This week's bipartisan budget agreement proposes the biggest cutback ever in veterans' housing benefits by restricting their eligibility for home loan guarantees to the first 10 years after they leave military service.

Congressional and administration budget leaders said the cutback is one of several ways they devised to trim housing finance programs to help meet the deficit-reduction target of $500 billion over the next five years.

Other proposals would raise fees veterans pay for a government-guaranteed home loan and make changes in the way the Department of Veterans Affairs handles foreclosures on guaranteed mortgages.

Low-income housing tax credits would be extended for a year, but no funds for mortgage revenue bonds were provided in the agreement. The bonds, sold by state and local governments, provide money to help moderate-income families buy their first homes.

Under the budget agreement, Congress's tax-writing committees can make changes in some programs as long as spending or savings goals are met, but many others must be included in legislation.

The 10-year limit on veterans' eligibility for loan guarantees is likely to meet heavy opposition in Congress, according to a spokeswoman for the House Committee on Veterans Affairs. The budget agreement said the VA must bring in $620 million over the next five years to help trim the nation's deficit.

Committee members are unlikely to approve legislation that would bar veterans from the nation's most recent war, in Vietnam, from getting VA housing loans, she said. Instead, they are likely to meet the savings target by making smaller cuts in many programs.

In another proposed change, the mortgage-guarantee fee charged to veterans would be increased from 1.25 percent of the loan amount to 1.75 percent. Veterans paid no fees until Congress approved the 1.25 percent charge last November as part of a major restructuring of the loan fund. The money goes into a mortgage indemnity fund to reimburse the VA for paying off loans when veterans default.

Private lenders complained this week that the proposed changes in the formula VA uses to dispose of properties when defaults occur will result in millions of dollars in losses to lending institutions.

Congress focused attention on VA programs because of heavy losses that have required $2.2 billion in appropriations since 1984 to keep the loan guaranty fund solvent.

Sen. Frank H. Murkowski (R-Alaska), the ranking Republican on the Senate Committee on Veterans Affairs, said the VA's loan programs "need to be reexamined" and Congress should decide how to turn it into a "realistically self-funding" program.

While ordering savings at the VA, congressional and administration leaders decided to assume millions of dollars in losses in order to fund low-income housing construction.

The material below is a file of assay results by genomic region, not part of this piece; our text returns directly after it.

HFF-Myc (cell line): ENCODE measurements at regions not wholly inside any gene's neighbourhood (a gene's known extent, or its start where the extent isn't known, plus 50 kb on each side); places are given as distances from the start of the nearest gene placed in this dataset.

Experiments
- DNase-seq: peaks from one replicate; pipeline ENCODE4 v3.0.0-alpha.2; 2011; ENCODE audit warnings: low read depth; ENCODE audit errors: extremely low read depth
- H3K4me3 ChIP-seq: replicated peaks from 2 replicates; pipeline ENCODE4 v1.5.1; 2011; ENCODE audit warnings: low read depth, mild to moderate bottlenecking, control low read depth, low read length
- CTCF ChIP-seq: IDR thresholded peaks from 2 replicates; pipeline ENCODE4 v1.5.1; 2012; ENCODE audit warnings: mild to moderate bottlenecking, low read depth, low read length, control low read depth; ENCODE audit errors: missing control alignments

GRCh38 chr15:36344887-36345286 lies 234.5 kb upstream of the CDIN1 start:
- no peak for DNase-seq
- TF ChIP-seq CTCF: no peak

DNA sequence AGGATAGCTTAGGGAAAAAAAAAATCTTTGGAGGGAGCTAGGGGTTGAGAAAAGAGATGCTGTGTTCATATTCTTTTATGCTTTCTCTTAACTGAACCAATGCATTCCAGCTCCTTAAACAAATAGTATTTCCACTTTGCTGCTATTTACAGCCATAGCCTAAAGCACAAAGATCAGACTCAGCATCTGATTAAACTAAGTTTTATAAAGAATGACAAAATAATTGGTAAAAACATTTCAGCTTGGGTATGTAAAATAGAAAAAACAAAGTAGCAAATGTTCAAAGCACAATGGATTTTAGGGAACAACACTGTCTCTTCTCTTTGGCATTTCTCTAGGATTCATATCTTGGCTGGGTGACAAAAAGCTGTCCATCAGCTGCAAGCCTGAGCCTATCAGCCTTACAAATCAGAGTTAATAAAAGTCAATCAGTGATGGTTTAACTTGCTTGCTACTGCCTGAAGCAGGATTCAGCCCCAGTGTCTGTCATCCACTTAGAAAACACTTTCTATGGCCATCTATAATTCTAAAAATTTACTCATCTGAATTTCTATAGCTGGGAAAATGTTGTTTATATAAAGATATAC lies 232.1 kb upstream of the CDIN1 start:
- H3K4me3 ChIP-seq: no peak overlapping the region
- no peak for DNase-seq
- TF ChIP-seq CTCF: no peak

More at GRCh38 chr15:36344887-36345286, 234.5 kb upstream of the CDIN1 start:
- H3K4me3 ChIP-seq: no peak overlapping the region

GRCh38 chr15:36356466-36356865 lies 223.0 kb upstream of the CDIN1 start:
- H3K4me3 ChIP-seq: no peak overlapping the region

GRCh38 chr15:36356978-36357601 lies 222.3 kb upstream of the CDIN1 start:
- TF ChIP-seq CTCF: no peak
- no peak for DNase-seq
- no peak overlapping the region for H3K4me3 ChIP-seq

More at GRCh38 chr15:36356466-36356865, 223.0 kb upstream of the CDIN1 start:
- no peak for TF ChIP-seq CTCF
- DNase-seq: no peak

Low-income housing tax credits would be extended for a year and allocated to state housing agencies at a level of $1.25 per state resident under the agreement.

The credits provide tax breaks for private builders and investors. The government's losses would be $200 million next year and would rise to $1.7 billion in 1995 if Congress continues to renew the program each year, according to the budget summit's estimates.

The building industry and some low-income housing groups hoped for permanent authorization for the credits, which have been the principal source of private money for new housing since the 1986 tax law eliminated nearly all other tax breaks designed to raise money for low-income housing construction.

As a result, the tax credits "are absolutely essential" for building new low-income housing, said Michael A. Stegman, chairman of the Department of City and Regional Planning at the University of North Carolina.

But "it is clear they are very complicated to use, they are expensive and they are inadequate by themselves to create low-income housing," he said. About three-quarters of all the housing projects funded by tax credits must get other types of subsidies, usually from the federal government, to be successful, he said.

States' authority to issue mortgage revenue bonds for funding low-cost housing were eliminated altogether in the budget agreement. Local governments have been issuing the bonds for nearly 20 years, using the estimated $61 billion in bond sales to make more than 95,000 home loans to low- and moderate-income buyers, according to John McEvoy, executive vice president of the National Council of State Housing Agencies.

To qualify for the loans, buyers must have incomes equal to 115 percent of median incomes in the area where they live, and must be buying their first houses.

The current ceiling of $124,875 on the size of home mortgages the Federal Housing Administration can insure in high-cost areas of the country would become permanent under the budget agreement.

Insurance premium refunds to about 145,000 homeowners, who bought their houses before a 1982 change in the way FHA collected insurance premiums, would be canceled.

The refunds typically range from $900 to $1,000 and about 145,000 borrowers a year would lose out. Owners who bought their homes in 1983 and later years would not be affected.

The budget agreement also said the Department of Housing and Urban Development also must make changes to put the ailing single-family loan fund on a sound financial basis.